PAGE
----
Articles | Volume 24, issue 4
Research article
20 Oct 2017
Research article |  | 20 Oct 2017

Network-based study of Lagrangian transport and mixing

Kathrin Padberg-Gehle and Christiane Schneide

Abstract. Transport and mixing processes in fluid flows are crucially influenced by coherent structures and the characterization of these Lagrangian objects is a topic of intense current research. While established mathematical approaches such as variational methods or transfer-operator-based schemes require full knowledge of the flow field or at least high-resolution trajectory data, this information may not be available in applications. Recently, different computational methods have been proposed to identify coherent behavior in flows directly from Lagrangian trajectory data, that is, numerical or measured time series of particle positions in a fluid flow. In this context, spatio-temporal clustering algorithms have been proven to be very effective for the extraction of coherent sets from sparse and possibly incomplete trajectory data. Inspired by these recent approaches, we consider an unweighted, undirected network, where Lagrangian particle trajectories serve as network nodes. A link is established between two nodes if the respective trajectories come close to each other at least once in the course of time. Classical graph concepts are then employed to analyze the resulting network. In particular, local network measures such as the node degree, the average degree of neighboring nodes, and the clustering coefficient serve as indicators of highly mixing regions, whereas spectral graph partitioning schemes allow us to extract coherent sets. The proposed methodology is very fast to run and we demonstrate its applicability in two geophysical flows – the Bickley jet as well as the Antarctic stratospheric polar vortex.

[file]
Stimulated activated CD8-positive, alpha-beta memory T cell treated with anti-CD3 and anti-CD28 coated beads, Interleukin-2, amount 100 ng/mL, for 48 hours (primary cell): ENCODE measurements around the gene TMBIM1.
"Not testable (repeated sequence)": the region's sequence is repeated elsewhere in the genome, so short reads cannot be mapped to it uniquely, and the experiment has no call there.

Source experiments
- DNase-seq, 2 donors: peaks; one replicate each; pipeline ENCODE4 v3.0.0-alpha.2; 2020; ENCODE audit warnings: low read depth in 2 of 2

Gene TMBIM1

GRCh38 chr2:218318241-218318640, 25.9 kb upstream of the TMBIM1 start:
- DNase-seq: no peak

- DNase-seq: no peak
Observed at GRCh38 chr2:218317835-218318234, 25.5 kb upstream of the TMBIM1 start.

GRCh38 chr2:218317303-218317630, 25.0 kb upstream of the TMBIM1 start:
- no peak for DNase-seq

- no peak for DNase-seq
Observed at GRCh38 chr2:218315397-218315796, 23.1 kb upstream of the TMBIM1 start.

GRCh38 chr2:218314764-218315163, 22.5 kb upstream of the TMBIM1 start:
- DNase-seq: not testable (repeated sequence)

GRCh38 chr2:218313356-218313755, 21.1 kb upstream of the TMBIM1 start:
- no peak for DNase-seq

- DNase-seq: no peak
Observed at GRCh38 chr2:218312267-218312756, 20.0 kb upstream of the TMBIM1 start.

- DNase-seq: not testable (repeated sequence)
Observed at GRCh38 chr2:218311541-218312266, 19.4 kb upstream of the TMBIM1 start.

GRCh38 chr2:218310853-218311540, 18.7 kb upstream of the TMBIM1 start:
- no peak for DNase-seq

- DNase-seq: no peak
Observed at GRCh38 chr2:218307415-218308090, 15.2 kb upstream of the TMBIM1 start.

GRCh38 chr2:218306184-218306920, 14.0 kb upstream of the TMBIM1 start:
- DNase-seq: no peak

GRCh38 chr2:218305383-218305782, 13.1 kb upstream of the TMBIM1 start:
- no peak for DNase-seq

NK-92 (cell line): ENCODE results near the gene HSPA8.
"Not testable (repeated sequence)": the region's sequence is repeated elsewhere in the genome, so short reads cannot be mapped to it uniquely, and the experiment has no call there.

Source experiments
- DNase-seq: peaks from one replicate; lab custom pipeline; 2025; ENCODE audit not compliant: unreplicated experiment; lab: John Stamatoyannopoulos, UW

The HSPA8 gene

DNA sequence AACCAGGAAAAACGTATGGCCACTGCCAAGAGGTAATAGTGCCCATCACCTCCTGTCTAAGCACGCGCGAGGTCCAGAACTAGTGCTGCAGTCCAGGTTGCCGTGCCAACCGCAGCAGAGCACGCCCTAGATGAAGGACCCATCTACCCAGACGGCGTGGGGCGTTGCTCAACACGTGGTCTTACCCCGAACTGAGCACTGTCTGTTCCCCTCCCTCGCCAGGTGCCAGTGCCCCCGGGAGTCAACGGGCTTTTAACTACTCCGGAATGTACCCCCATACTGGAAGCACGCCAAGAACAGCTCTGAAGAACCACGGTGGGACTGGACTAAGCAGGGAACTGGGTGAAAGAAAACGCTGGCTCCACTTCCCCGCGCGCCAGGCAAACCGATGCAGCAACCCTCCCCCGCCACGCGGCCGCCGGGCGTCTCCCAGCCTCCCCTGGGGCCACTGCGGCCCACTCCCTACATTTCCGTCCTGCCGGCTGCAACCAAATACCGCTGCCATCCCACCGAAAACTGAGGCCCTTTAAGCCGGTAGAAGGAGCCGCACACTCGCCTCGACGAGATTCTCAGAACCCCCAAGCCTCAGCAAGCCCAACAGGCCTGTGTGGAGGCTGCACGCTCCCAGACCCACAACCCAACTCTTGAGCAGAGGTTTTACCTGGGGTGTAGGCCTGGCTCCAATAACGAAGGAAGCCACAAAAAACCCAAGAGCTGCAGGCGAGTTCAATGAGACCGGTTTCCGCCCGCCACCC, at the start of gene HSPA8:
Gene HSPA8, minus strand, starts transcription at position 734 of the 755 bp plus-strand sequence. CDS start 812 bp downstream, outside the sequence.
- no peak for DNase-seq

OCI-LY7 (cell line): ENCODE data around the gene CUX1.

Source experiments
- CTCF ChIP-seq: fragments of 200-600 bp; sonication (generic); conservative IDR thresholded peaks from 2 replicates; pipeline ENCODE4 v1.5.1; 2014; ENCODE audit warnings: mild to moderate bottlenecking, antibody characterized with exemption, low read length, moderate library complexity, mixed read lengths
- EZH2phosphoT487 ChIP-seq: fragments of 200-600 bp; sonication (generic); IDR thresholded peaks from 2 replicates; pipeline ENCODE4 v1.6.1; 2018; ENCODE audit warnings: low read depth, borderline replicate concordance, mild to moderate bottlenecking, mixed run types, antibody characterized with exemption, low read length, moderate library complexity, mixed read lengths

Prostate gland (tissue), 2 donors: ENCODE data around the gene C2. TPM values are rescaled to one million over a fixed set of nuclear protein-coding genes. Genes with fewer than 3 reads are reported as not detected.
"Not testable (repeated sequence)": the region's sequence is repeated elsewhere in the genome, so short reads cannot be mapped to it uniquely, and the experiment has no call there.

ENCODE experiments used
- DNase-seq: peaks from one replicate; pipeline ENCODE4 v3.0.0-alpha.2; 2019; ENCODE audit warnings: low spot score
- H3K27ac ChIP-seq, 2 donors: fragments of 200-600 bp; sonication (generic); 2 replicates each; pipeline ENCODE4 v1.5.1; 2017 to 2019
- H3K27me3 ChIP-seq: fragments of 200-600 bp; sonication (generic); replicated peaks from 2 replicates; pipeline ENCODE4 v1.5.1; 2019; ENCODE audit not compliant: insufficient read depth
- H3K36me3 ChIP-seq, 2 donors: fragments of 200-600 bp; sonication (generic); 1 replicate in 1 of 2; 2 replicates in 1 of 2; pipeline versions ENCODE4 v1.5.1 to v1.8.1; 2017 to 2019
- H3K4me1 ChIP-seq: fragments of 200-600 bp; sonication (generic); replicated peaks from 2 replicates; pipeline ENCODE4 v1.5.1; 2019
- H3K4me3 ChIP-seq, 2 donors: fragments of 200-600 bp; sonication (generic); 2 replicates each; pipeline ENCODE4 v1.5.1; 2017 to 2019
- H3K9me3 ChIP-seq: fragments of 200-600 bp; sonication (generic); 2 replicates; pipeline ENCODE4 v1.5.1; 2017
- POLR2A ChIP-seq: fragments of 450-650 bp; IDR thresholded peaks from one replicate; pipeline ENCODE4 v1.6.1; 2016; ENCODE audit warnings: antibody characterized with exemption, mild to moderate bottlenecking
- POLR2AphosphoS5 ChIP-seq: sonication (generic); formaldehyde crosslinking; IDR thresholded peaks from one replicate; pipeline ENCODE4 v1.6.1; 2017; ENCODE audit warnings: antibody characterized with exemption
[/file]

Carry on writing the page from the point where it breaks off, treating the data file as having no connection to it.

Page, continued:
Short summary
Transport and mixing processes in fluid flows are crucially influenced by coherent structures, such as eddies, gyres, or jets in geophysical flows. We propose a very simple and computationally efficient approach for analyzing coherent behavior in fluid flows. The central object is a flow network constructed directly from particle trajectories. The network's local and spectral properties are shown to give a very good indication of coherent as well as mixing regions in the underlying flow.